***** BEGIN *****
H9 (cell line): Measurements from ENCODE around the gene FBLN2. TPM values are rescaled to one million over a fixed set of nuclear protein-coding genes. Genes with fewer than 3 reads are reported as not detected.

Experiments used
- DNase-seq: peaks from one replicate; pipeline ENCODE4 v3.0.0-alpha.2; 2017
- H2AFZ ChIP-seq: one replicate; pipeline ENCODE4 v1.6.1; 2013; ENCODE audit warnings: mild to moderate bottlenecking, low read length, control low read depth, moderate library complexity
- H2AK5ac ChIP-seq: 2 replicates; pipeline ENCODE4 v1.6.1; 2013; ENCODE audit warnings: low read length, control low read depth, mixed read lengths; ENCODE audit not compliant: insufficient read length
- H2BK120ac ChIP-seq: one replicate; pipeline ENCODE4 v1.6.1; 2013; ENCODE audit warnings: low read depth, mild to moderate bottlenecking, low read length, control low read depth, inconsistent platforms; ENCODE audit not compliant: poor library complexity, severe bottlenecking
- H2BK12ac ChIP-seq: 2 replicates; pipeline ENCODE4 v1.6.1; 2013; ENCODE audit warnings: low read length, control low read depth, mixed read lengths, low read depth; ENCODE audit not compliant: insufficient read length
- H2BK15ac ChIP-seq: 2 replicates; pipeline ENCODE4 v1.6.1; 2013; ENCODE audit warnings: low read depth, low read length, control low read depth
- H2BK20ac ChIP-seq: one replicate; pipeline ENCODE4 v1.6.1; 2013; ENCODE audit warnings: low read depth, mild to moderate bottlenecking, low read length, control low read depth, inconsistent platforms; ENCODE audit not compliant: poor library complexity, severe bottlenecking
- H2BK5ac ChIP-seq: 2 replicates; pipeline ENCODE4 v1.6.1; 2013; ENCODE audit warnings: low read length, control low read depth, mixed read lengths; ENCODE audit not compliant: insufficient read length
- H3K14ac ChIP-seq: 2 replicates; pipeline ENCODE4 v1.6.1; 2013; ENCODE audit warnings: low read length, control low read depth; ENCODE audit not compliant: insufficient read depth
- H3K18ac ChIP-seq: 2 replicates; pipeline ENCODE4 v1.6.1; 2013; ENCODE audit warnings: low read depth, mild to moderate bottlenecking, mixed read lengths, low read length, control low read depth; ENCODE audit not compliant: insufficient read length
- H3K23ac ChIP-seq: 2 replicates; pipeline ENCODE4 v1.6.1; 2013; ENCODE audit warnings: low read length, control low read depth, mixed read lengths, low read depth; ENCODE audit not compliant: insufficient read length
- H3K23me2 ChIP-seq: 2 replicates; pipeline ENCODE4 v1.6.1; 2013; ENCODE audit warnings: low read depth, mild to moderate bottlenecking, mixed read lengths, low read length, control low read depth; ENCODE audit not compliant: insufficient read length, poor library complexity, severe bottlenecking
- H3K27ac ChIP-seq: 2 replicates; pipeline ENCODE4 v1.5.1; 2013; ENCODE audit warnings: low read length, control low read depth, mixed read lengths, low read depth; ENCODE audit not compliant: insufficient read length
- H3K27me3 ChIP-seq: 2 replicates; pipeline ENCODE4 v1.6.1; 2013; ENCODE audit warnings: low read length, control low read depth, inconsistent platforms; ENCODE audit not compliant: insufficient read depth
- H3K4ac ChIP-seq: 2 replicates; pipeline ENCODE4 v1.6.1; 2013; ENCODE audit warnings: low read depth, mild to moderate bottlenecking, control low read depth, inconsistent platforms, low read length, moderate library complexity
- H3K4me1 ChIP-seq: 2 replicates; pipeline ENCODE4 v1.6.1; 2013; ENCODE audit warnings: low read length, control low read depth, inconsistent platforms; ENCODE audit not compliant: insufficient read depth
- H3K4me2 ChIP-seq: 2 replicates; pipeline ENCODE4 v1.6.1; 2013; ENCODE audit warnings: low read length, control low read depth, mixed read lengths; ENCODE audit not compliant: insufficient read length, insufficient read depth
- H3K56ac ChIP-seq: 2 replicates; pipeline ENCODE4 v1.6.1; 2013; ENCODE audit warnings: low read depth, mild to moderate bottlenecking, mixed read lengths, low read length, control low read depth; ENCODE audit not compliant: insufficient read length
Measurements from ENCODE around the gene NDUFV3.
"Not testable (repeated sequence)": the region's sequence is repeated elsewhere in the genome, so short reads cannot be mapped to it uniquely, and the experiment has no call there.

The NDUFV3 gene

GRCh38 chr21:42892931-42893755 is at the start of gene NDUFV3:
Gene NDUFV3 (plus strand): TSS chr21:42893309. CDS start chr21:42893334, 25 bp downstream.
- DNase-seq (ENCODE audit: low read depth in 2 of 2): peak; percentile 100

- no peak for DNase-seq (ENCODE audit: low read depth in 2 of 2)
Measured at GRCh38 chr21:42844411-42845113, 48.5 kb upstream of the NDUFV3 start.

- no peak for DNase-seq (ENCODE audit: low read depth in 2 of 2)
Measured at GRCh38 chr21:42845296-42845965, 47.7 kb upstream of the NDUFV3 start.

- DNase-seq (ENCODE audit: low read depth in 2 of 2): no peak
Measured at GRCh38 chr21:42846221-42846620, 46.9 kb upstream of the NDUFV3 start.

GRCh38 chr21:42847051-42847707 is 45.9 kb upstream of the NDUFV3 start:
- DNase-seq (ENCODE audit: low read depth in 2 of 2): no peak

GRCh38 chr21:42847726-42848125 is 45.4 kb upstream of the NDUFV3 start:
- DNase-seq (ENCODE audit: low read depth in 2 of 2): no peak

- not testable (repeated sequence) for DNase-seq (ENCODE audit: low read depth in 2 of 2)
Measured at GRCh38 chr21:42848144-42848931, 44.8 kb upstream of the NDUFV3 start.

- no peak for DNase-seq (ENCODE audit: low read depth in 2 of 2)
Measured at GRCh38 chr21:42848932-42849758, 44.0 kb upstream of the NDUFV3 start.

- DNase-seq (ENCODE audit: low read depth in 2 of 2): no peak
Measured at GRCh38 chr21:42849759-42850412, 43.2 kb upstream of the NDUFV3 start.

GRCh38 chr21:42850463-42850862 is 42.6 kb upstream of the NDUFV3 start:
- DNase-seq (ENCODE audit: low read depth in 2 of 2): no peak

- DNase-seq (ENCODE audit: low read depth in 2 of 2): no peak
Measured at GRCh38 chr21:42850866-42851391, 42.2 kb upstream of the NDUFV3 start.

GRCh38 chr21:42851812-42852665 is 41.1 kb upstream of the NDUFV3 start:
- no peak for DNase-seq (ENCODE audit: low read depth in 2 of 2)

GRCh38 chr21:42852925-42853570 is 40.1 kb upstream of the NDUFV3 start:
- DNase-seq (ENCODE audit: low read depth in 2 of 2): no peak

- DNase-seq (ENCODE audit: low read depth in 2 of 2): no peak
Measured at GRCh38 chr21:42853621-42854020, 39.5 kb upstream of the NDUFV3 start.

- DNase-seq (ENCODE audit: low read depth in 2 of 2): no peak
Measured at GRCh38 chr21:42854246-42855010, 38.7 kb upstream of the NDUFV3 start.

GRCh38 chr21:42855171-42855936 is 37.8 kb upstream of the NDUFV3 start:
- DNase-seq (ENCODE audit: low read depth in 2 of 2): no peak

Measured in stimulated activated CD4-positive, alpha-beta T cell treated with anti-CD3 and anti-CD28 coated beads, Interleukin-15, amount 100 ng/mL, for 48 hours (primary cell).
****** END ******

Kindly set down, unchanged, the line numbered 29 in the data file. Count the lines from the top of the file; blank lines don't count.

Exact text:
- no peak for DNase-seq (ENCODE audit: low read depth in 2 of 2)